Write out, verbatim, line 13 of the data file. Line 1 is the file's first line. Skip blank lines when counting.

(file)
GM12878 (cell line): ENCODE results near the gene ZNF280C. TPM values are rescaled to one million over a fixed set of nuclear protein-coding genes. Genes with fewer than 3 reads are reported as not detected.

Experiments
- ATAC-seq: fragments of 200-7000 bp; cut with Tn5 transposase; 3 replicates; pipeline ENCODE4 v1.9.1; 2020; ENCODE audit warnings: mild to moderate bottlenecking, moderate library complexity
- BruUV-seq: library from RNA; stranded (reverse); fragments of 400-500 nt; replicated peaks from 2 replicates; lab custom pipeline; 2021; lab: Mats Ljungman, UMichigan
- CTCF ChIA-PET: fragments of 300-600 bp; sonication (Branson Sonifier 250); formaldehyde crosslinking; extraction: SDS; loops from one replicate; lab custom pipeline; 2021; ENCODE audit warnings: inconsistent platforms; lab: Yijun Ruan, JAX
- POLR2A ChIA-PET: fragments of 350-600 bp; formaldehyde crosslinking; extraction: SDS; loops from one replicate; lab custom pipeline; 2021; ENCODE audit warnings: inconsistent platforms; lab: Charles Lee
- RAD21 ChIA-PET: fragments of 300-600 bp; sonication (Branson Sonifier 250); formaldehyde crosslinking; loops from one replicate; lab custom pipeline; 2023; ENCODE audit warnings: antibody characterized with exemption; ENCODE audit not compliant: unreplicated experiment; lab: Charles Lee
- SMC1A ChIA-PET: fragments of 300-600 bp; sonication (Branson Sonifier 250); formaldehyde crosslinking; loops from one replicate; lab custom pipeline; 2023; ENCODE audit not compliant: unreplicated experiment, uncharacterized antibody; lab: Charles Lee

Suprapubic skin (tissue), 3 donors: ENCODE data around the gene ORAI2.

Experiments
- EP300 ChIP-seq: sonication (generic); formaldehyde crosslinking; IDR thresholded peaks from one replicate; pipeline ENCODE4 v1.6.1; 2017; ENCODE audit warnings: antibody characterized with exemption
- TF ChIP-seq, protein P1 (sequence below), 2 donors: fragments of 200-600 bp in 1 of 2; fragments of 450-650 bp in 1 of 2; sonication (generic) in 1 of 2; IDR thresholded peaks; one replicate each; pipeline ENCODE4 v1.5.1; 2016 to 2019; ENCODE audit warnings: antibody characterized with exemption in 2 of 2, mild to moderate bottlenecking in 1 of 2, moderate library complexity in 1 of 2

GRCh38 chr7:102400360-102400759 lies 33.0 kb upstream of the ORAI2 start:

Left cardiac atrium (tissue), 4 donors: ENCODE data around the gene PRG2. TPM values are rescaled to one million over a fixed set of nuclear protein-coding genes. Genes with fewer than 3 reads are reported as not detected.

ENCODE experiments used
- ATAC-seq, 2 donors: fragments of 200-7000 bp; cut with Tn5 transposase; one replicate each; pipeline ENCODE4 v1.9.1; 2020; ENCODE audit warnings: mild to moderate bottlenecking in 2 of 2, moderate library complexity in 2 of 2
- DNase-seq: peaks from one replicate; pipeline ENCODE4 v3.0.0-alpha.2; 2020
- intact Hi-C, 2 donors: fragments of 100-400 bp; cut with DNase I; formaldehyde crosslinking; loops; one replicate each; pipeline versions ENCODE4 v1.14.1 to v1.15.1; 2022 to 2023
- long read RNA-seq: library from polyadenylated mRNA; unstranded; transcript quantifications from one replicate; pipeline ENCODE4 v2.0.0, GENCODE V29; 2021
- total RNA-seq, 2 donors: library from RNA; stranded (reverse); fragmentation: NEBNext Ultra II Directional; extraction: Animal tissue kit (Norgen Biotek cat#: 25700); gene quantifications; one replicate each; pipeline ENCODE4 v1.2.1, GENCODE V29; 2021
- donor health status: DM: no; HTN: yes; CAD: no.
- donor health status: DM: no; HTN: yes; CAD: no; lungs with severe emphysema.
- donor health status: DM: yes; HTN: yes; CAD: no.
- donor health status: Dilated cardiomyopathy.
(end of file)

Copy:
GRCh38 chr7:102400360-102400759 lies 33.0 kb upstream of the ORAI2 start: